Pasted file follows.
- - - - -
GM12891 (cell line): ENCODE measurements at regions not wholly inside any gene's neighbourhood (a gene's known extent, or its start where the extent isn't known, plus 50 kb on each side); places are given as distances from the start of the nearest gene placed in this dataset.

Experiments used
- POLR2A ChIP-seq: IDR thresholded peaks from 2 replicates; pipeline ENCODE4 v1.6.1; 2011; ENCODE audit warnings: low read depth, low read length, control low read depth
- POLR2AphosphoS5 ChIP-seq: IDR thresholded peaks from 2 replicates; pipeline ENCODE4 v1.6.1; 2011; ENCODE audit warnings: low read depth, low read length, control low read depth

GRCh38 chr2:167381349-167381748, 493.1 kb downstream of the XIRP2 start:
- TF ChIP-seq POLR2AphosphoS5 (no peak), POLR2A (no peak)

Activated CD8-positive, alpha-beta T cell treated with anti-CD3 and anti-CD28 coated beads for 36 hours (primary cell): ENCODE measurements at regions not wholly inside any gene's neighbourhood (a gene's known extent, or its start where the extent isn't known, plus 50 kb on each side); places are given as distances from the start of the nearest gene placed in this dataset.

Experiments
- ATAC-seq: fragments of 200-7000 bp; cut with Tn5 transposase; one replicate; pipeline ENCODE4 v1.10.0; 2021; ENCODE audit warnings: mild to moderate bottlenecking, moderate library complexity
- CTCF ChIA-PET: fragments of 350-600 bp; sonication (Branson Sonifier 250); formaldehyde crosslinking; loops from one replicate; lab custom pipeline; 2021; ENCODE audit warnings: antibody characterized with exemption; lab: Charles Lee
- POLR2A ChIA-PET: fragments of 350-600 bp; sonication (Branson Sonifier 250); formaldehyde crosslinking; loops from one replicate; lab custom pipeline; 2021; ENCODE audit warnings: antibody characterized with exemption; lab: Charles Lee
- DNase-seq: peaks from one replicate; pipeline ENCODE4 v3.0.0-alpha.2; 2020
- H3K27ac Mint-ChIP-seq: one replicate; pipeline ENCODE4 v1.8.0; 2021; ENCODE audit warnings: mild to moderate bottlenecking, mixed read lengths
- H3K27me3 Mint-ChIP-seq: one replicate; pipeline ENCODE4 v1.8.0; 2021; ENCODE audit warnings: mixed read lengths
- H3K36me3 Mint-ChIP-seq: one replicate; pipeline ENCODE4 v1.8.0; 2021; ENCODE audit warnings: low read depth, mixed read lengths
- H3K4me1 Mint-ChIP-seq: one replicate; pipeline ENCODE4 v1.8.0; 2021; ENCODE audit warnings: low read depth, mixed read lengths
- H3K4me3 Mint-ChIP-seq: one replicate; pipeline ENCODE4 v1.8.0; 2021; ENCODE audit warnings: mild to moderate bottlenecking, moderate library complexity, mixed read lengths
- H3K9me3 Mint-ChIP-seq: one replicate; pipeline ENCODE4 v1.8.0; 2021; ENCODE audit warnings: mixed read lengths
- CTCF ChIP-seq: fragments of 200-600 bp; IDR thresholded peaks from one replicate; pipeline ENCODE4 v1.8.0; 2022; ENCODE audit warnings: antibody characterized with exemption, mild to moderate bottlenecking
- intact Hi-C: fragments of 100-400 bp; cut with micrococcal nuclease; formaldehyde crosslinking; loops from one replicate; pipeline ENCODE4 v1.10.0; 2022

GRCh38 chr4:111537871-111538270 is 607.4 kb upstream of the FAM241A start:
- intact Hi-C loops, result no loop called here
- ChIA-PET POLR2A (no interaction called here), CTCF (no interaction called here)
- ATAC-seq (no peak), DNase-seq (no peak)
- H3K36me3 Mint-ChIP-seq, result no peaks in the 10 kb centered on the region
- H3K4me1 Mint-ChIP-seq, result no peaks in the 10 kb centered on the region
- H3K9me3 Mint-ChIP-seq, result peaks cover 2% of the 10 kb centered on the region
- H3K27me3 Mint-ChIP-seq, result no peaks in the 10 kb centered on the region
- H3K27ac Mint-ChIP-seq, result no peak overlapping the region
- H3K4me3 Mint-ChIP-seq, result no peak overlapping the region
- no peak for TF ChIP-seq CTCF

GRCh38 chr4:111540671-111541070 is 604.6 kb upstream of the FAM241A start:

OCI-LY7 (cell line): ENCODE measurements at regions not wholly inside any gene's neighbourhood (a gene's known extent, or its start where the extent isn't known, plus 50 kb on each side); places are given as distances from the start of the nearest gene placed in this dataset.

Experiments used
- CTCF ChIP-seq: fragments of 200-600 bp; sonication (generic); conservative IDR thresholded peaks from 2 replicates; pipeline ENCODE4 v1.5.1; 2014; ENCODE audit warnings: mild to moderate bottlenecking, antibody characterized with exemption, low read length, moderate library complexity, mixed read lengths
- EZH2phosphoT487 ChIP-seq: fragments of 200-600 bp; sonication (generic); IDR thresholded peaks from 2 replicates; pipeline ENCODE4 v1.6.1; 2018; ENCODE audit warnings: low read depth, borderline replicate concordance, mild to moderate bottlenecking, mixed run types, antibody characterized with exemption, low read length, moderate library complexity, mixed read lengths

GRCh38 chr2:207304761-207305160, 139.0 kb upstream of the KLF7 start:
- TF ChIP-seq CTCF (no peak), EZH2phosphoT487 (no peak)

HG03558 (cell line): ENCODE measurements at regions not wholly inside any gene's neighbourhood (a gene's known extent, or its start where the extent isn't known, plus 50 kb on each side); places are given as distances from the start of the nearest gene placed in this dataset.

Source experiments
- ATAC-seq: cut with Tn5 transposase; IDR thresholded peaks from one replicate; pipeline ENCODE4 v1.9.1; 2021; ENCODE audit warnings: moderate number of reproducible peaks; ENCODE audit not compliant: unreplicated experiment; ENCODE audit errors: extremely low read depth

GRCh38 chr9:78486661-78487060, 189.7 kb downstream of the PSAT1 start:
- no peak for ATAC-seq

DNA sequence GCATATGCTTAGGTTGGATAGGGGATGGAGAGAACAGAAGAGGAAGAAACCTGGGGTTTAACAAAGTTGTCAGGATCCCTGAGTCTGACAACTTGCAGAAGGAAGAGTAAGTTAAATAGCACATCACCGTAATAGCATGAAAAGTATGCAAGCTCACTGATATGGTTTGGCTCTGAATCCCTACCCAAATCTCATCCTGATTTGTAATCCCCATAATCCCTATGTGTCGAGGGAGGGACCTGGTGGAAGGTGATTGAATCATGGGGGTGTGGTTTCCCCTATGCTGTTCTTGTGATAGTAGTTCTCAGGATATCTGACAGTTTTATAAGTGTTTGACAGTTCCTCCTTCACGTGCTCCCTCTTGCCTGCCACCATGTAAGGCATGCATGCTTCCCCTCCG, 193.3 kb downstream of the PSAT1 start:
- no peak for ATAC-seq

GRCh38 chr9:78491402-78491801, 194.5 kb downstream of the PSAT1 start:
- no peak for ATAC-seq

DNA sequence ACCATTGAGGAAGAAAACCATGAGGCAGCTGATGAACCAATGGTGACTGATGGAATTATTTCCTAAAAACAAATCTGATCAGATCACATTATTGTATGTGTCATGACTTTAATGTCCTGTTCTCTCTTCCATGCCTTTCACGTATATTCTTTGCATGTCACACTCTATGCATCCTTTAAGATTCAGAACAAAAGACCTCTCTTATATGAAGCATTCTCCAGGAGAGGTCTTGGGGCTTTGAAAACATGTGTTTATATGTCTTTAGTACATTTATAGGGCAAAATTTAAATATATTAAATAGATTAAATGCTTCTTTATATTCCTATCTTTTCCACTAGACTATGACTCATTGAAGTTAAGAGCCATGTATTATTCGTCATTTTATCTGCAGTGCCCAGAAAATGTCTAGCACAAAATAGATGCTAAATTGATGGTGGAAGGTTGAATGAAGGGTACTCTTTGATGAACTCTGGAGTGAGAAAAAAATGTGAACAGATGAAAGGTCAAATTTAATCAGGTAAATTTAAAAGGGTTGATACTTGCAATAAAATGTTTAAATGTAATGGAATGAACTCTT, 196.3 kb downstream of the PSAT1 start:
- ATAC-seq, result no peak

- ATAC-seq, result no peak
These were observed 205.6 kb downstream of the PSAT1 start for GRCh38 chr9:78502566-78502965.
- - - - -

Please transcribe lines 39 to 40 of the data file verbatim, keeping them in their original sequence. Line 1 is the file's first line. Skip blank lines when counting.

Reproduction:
HG03558 (cell line): ENCODE measurements at regions not wholly inside any gene's neighbourhood (a gene's known extent, or its start where the extent isn't known, plus 50 kb on each side); places are given as distances from the start of the nearest gene placed in this dataset.

Source experiments